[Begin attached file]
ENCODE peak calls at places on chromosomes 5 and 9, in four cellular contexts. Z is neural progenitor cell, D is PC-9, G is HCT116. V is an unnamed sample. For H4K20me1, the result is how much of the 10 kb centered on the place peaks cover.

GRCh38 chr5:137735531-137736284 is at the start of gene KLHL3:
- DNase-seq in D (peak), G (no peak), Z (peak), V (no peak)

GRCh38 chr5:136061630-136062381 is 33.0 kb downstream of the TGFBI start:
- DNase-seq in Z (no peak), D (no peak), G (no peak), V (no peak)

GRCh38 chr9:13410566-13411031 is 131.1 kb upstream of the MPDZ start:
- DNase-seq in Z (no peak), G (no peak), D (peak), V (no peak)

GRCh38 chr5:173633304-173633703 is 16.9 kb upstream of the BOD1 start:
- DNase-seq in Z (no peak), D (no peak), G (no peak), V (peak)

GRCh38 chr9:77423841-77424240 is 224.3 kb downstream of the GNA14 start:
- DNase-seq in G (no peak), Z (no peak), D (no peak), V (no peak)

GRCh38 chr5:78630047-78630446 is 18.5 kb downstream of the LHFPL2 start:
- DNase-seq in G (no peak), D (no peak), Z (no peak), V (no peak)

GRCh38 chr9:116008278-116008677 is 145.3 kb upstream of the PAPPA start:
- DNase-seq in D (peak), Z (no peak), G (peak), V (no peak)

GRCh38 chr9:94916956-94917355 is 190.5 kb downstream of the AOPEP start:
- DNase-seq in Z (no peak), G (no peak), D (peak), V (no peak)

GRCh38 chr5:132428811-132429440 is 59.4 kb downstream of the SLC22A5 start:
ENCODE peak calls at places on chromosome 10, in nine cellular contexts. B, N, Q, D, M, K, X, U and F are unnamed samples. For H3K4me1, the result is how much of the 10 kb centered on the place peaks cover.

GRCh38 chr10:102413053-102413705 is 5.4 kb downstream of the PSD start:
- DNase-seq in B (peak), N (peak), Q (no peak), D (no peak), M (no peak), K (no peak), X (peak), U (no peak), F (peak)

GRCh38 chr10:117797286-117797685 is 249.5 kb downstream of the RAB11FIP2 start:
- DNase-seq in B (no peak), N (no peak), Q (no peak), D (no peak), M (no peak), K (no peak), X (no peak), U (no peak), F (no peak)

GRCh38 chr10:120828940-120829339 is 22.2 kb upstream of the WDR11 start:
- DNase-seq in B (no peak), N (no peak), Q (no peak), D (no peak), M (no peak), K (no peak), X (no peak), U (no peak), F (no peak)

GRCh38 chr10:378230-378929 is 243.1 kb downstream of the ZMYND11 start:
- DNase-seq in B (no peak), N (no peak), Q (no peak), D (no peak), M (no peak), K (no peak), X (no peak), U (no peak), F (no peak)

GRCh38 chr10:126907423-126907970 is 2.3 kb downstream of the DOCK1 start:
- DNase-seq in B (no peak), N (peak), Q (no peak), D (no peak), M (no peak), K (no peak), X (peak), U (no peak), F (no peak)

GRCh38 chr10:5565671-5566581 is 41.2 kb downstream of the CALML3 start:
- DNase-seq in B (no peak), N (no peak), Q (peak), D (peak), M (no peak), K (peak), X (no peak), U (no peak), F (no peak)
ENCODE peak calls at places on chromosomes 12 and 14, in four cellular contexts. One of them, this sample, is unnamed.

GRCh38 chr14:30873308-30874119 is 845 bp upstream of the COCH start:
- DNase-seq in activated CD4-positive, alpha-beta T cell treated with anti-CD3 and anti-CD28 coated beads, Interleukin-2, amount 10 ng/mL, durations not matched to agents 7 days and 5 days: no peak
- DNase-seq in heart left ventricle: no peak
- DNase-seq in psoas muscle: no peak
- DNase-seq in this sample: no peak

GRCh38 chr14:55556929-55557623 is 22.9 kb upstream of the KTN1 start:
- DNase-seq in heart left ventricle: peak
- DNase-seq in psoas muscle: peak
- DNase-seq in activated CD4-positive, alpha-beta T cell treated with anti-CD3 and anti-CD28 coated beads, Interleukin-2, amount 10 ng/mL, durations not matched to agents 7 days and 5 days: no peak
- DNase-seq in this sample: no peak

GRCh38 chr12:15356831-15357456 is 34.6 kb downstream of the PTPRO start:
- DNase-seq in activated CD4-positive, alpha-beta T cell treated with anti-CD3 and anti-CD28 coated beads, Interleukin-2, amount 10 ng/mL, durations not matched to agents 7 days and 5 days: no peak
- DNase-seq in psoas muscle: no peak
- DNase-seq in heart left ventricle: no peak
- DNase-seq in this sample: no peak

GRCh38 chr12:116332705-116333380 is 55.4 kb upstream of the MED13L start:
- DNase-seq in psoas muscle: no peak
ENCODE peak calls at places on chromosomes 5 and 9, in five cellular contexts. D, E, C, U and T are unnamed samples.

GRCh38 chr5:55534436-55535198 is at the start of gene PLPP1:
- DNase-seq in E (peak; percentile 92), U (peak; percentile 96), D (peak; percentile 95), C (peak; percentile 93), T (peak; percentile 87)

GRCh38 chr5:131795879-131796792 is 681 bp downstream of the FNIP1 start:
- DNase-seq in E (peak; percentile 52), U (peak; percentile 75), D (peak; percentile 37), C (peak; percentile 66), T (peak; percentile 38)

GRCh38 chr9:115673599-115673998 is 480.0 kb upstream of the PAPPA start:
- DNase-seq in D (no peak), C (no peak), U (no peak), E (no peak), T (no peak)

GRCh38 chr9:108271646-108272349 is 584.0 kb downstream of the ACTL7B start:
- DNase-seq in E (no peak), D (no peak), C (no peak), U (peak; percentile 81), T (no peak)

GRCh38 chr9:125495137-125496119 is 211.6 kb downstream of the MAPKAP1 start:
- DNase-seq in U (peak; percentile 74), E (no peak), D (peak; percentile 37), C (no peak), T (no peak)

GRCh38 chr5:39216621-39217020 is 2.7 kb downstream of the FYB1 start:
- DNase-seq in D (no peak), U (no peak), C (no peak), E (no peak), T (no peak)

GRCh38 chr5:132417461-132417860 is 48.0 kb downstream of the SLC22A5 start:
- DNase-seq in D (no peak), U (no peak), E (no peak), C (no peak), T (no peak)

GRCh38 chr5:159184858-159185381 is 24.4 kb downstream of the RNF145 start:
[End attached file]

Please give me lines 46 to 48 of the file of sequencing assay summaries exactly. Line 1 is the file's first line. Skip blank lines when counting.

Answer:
- DNase-seq in heart left ventricle: no peak
- DNase-seq in this sample: no peak

GRCh38 chr12:116332705-116333380 is 55.4 kb upstream of the MED13L start: